Another spring, another Gear for the Year article. Here’s what I’m looking at running this year. There are plenty of extra photos in the gallery, to give you an idea of what the gear looks like from all angles.
Rev’It Sand 2 jacket, pants, Sand Pro gloves
First off – last year’s experiment with general use dual-sport gear was less than successful, so I’m trying again in 2013 with some kit from Rev’It – I’ve got the pants, jacket and gloves from their Sand 2 lineup.
As its name implies, the Sand 2 jacket ($490) is designed for riding in hot, dry areas – it flows 200 per cent more air than the original Sand jacket, Rev’It says. There are vents in front and back, and in the arms as well. If the user really wants to cool off, they can even integrate an evaporative cooling vest.
It’s also designed with safety in mind, as it’s compatible with the Leatt and MOVEO neck brace systems, and comes with CE-approved elbow and shoulder armour (it costs extra to upgrade the stock spinal protector to a Seesoft unit).
The Sand 2 gear doesn’t have a waterproof shell; like a lot of modern textile gear, there’s a removable waterproof Hydratex liner, and a removable thermal liner underneath that. Both the pants and jacket use this three-layer system.
As with any good two-piece system, the pants ($330) zip into the jacket with a zipper at the back.
The pants have zippered openings at the bottom, to make it easier to pull them over boots. Like the jacket, they feature several reflective patches to aid in nighttime visibility. There’s CE-level armour in the knees, and the hips feature soft foam padding, similar to the jacket’s back armour.
I also got my hands on some Sand Pro gloves to test ($120). These dual sport gloves have goatskin palms; the back of the gloves are made of mesh, for cooling, and knuckle protection comes from rubbery PU-injected knobs, that flex with your hand, instead of a rigid carbon-fibre plate.
Schuberth C3 Pro helmet
Schuberth’s C3 Pro is an upgrade to their existing C3 helmet (Editor ‘Arris ‘ad one of these for Gear for the Year previously and really liked it).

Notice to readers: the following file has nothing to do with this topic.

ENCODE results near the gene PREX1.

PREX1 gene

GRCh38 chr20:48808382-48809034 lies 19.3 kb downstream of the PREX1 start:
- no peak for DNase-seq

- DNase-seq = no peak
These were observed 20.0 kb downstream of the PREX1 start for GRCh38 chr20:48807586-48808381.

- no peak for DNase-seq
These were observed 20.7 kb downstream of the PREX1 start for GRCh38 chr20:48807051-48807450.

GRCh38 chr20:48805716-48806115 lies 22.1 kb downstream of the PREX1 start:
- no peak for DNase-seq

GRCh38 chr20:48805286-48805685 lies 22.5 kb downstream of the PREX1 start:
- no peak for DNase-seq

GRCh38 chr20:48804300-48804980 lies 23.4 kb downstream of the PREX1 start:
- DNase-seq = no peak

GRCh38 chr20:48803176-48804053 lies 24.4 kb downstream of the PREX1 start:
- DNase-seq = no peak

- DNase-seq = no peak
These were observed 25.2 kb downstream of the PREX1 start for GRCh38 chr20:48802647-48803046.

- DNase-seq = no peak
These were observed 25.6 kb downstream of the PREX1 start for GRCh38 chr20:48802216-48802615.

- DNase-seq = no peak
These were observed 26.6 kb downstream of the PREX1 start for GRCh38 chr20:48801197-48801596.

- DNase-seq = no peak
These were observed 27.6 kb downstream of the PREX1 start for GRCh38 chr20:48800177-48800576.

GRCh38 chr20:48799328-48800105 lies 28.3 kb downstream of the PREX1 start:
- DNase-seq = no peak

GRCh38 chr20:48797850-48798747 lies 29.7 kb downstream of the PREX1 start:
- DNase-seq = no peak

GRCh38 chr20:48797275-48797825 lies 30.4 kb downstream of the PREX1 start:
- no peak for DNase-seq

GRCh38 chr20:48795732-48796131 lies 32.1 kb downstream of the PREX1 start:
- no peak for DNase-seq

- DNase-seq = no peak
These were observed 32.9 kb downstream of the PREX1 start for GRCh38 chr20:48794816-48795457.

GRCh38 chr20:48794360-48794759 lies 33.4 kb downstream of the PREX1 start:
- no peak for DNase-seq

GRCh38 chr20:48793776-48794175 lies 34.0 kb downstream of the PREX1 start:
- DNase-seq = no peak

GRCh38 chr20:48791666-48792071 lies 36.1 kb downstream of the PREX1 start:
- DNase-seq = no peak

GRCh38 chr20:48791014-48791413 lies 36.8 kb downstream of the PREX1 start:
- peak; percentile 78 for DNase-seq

Like the C3, the C3 Pro is a flip-face modular helmet; it has an integrated antenna that’s suppose to boost the range of the accessory communication system (they threw one of those in with the helmet as well).
They’ve upgraded the ventilation system to flow more air around your noggin, and they’ve also made some changes to the padding.
Of course, Schuberth also makes plenty of noise about how quiet their helmets are; the C3 Pro has been tweaked to cut down on wind noise from the already-quiet C3.
It has a drop-down sun visor, like the C3, allowing you to leave your Ray-Bans at home and a Pin-Lock visor provides fog-free vision.
The C3 Pro retails around $770.
Dainese Carroarmato boots
The quest for actual waterproof dual-sport boots continues in 2013 and this year I’m running a pair of Dainese’s Carroarmoto boots, originally destined for Editor ‘Arris who found his feet a tad too big for Dainese’s largest offering.
They’re a high-end set of kicks aimed at the on-and-off-road market, with Gore-Tex waterproofing, cowhide uppers, a nylon ankle guard, and a funky plastic insert on the toe for shifting gears. There’s Velcro closure at the top of the boots, and two adjustable aluminum buckles on the side, and a rubber sole.
The boots are safety certified to the EN 13634 standard, and there are reflective inserts for visibility. They retail for about $370.
I’m looking forward to try these boots out. I’ve been disappointed in the boots I tested the last couple years; it seems manufacturers can’t get waterproof motorcycle boots right. Maybe Dainese has the right formula?
I found the boots a tad tight (I got size 11 boots) but I think they’ll break in quite nicely.
As with all our Gear for the Year stuff, I’ll be wearing them as my main gear for, well, the year and then posting a follow up article on how well they worked (or did not) over a season’s use – something we find gives us a good clue as to how materials and waterproofing claims actual hold up in the long term.
Thanks to Chris Kraus at Revzilla for the help in getting all this set up.
Check out all the pics that go with this story! Click on the main sized pic to transition to the next or just press play to show in a slideshow.